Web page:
• Reading
      • Reading Units of Study

    At Heards Ferry Elementary our teachers use the Teachers College Reading and Writing Project's Reading Units of Study to guide our Reading instruction. This way of teaching is backed by an abundance of research and helps to grow our teachers' understanding of how students learn so that students can reach their fullest potential. Reading Units of Study is a workshop approach to the teaching of Reading.

    Why Workshop?

    The Reading and Writing Project’s approach to instruction recognizes that “one size fits all” does not match the realities of the classrooms and schools in which they work. When you walk into a workshop classroom at any given moment, you’ll see instruction that is designed to:

    • Help teachers address each child’s individual learning.
    • Explicitly teach strategies students will use not only the day they are taught, but whenever they need them.
    • Support small-group work and conferring, with multiple opportunities for personalizing instruction.
    • Tap into the power of a learning community as a way to bring all learners along.
    • Build choice and assessment-based learning into the very design of the curriculum.
    • Help students work with engagement so that teachers are able to coach individuals and lead small groups.

    The routines and structures of reading and writing workshop are kept simple and predictable so that the teacher can focus on the complex work of teaching in a responsive manner to accelerate achievement for all learners.

    To learn more about Reading Units of Study click here.

    The Lexile Framework for Reading

    The Lexile® Framework is an educational tool that links text complexity and readers’ ability on a common scale metric known as the Lexile.  A student receives a Lexile reader measure as a score from a reading test; the Lexile describes the student’s reading ability. Books and other texts also have a Lexile measure associated with them, and this Lexile describes the book's reading demand or difficulty.  When used together, these measures can help match a reader with reading material that is at an appropriate difficulty level, or help give an idea of how well a reader will comprehend a text.

    In Georgia students will receive a Lexile measure when they receive a scale score on the Georgia Milestones End of Grade or End of Course English Language Arts (ELA) assessment.  This Lexile is based on the reading portion of the ELA test.

    Lexile information can be a resource for parents and educators that focuses on improving reading skills and increasing adolescent literacy. A student’s Lexile measure can be used to monitor his or her growth in reading ability over time.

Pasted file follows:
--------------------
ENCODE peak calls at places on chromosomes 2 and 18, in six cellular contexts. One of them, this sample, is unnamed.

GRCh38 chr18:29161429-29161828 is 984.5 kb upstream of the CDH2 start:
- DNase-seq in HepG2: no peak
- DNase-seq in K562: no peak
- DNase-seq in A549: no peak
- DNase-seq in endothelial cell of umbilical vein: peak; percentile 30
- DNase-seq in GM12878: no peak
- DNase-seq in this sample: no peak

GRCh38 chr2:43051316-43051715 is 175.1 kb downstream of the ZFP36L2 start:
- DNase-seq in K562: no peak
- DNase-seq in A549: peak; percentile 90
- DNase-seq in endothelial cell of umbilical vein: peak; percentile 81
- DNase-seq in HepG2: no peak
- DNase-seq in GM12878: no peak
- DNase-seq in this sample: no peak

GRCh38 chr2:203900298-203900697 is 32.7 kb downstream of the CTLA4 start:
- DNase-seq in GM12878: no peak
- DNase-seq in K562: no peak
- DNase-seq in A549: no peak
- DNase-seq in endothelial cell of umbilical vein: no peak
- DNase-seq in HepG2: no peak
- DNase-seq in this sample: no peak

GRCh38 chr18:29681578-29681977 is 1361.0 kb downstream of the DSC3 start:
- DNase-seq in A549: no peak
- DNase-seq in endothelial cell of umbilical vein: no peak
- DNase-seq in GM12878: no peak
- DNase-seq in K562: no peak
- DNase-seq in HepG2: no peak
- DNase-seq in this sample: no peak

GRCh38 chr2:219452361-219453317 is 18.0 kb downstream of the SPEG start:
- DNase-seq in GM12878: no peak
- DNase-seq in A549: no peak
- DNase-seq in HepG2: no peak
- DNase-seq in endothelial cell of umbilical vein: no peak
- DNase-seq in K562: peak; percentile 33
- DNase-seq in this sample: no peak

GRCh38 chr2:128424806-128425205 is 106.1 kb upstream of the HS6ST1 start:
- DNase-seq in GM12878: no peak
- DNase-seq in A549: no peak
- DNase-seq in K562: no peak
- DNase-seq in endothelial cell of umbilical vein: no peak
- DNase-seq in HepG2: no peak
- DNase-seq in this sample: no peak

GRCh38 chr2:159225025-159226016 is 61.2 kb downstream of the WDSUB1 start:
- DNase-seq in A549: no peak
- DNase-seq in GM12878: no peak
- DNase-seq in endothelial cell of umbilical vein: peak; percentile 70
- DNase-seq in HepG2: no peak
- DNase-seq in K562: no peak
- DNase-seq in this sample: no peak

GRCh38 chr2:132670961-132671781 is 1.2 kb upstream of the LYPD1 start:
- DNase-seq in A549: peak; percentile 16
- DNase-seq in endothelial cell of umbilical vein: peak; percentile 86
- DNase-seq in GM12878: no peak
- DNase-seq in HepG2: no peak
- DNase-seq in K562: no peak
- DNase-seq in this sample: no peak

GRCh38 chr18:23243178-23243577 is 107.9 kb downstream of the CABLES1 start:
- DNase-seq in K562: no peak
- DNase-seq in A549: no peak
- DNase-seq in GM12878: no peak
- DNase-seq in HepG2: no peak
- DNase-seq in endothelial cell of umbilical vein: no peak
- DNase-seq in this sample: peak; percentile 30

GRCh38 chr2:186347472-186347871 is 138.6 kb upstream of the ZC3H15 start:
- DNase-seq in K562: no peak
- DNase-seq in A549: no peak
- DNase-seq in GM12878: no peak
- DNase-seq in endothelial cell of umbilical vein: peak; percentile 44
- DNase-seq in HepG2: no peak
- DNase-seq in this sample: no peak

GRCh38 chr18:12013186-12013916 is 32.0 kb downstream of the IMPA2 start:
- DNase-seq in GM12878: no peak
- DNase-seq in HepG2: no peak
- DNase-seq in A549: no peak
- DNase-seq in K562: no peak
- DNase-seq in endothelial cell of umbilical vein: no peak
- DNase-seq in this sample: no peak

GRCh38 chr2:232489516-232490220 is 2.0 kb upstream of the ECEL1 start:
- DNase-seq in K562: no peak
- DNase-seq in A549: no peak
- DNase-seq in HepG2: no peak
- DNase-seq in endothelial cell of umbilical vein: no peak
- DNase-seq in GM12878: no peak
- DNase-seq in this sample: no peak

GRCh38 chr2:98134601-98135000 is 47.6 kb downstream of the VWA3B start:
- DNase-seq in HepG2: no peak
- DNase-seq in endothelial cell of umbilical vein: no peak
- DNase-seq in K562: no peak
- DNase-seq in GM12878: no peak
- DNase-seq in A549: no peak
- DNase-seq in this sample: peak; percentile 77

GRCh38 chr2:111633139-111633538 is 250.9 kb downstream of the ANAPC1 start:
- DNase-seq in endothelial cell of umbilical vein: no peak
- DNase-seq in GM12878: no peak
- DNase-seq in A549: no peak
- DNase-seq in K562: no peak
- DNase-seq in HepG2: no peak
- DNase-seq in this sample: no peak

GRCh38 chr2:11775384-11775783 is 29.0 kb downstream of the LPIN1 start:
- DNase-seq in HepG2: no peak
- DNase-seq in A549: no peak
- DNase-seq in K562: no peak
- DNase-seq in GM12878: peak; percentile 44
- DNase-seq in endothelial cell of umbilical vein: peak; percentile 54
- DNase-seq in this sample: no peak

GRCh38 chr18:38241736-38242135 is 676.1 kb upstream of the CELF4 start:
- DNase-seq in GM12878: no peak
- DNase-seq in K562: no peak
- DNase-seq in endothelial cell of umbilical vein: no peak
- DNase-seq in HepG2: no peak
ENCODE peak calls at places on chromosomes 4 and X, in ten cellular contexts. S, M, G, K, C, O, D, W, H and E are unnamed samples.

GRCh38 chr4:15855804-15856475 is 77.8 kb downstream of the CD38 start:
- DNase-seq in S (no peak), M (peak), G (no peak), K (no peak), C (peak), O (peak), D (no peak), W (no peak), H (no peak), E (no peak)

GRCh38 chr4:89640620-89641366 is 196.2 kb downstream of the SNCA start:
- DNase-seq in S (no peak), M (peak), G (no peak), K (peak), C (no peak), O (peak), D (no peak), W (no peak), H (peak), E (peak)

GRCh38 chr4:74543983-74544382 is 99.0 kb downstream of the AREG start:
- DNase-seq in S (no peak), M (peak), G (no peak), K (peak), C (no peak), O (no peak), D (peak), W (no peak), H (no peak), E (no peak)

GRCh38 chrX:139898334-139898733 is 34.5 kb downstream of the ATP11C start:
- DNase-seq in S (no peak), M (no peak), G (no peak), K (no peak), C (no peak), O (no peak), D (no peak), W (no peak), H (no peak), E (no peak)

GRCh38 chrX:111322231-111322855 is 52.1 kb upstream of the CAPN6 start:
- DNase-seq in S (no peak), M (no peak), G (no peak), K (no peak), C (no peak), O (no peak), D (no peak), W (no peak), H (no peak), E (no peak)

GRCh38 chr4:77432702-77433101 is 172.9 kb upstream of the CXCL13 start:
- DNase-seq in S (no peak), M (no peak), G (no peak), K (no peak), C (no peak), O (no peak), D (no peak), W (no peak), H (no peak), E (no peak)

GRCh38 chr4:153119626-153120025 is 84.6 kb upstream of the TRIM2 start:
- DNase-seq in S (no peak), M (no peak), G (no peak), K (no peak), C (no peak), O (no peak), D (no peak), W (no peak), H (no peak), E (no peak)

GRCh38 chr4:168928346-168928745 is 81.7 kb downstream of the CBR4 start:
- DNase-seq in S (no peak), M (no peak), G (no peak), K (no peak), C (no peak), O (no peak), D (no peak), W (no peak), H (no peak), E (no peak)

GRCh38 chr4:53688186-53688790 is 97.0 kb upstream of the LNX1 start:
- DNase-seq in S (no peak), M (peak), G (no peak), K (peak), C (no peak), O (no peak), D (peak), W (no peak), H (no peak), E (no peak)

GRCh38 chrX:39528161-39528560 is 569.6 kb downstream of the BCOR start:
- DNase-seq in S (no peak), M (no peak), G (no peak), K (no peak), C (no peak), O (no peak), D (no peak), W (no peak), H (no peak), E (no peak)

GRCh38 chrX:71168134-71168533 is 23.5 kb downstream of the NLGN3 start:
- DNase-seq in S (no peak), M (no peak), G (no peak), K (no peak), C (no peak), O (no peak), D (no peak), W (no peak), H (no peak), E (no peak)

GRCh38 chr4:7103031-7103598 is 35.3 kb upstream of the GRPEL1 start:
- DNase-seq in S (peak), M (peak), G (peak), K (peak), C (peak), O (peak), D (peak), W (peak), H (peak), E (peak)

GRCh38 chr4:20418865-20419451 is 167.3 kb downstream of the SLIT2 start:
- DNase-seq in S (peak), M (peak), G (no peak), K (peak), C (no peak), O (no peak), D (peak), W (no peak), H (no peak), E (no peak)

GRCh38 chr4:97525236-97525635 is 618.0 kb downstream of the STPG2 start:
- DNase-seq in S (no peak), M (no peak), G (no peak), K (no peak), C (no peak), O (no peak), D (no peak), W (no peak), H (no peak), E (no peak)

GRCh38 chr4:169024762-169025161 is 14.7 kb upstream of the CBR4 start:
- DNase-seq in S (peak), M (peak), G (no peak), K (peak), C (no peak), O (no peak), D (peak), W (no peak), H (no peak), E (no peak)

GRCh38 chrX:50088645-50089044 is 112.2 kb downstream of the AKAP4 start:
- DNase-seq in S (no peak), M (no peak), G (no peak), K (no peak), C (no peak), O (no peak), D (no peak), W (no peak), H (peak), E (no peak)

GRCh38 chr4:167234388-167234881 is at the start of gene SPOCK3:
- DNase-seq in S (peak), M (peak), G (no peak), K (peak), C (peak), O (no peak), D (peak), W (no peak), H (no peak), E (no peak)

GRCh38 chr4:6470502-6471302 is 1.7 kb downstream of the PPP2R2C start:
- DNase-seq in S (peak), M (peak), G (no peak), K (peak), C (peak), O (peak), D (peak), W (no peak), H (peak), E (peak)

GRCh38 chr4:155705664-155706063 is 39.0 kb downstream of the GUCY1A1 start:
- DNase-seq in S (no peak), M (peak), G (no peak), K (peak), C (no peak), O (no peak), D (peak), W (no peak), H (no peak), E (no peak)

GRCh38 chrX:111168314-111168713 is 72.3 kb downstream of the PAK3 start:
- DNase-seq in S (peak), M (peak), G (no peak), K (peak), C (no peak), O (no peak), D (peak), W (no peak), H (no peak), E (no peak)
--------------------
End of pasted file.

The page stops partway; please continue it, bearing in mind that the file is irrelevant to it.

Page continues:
• Writing
      • Units of Study in Opinion, Information, and Narrative Writing

    At Heards Ferry Elementary our teachers use the Teachers College Writing Units of Study curriculum. 

    A Workshop Curriculum for Kindergarten-Grade 5

    High Expectations, Achievable Goals

    The writing units of study help teachers provide their students with instruction, opportunities for practice, and concrete achievable goals to help them meet and exceed any set of high standards.

    A Clear Instructional Arc

    Each writing unit represents about five to six weeks of teaching, structured into three or four “bends in the road.” Rather than tackling the entire journey all at once, it’s easier to embark on this series of shorter, focused bends, pausing between each to regroup and prepare for the next.

    The 7 Essentials of Writing Instruction are at the Heart of the Writing Units of Study         

    "When a student enters your school, what promise do you make about the writing education he or she will receive?"- Lucy Calkins

    1. Writing needs to be taught like any other basic skill, with explicit instruction and ample opportunity for practice. Almost every day, every student needs between fifty and sixty minutes for writing instruction.                                  
    2. Students deserve to write for real, to write the kinds of texts that they see in the world—nonfiction chapter books, persuasive letters, stories, lab reports, reviews, poems—and to write for an audience of readers, not just for the teacher’s red pen.
    3. Writers write to put meaning onto the page.Young people will especially invest themselves in their writing if they write about subjects that are important to them. The easiest way to support investment in writing is to teach children to choose their own topics most of the time.
    4. Children deserve to be explicitly taught how to write.Instruction matters—and this includes instruction in spelling and conventions, as well as in the qualities and strategies of good writing.
    5. Students deserve the opportunity and instruction necessary for them to cycle through the writing processas they write: rehearsing, drafting, revising, editing, and publishing their writing.
    6. Writers read.For children to write well, they need opportunities to read and hear texts read, and to read as insiders, studying what other authors have done that they, too, could try.
    7. Students deserve clear goals and frequent feedback.They need to hear ways their writing is getting better and to know what their next steps might be.


    Click here to learn more about Writing Units of Study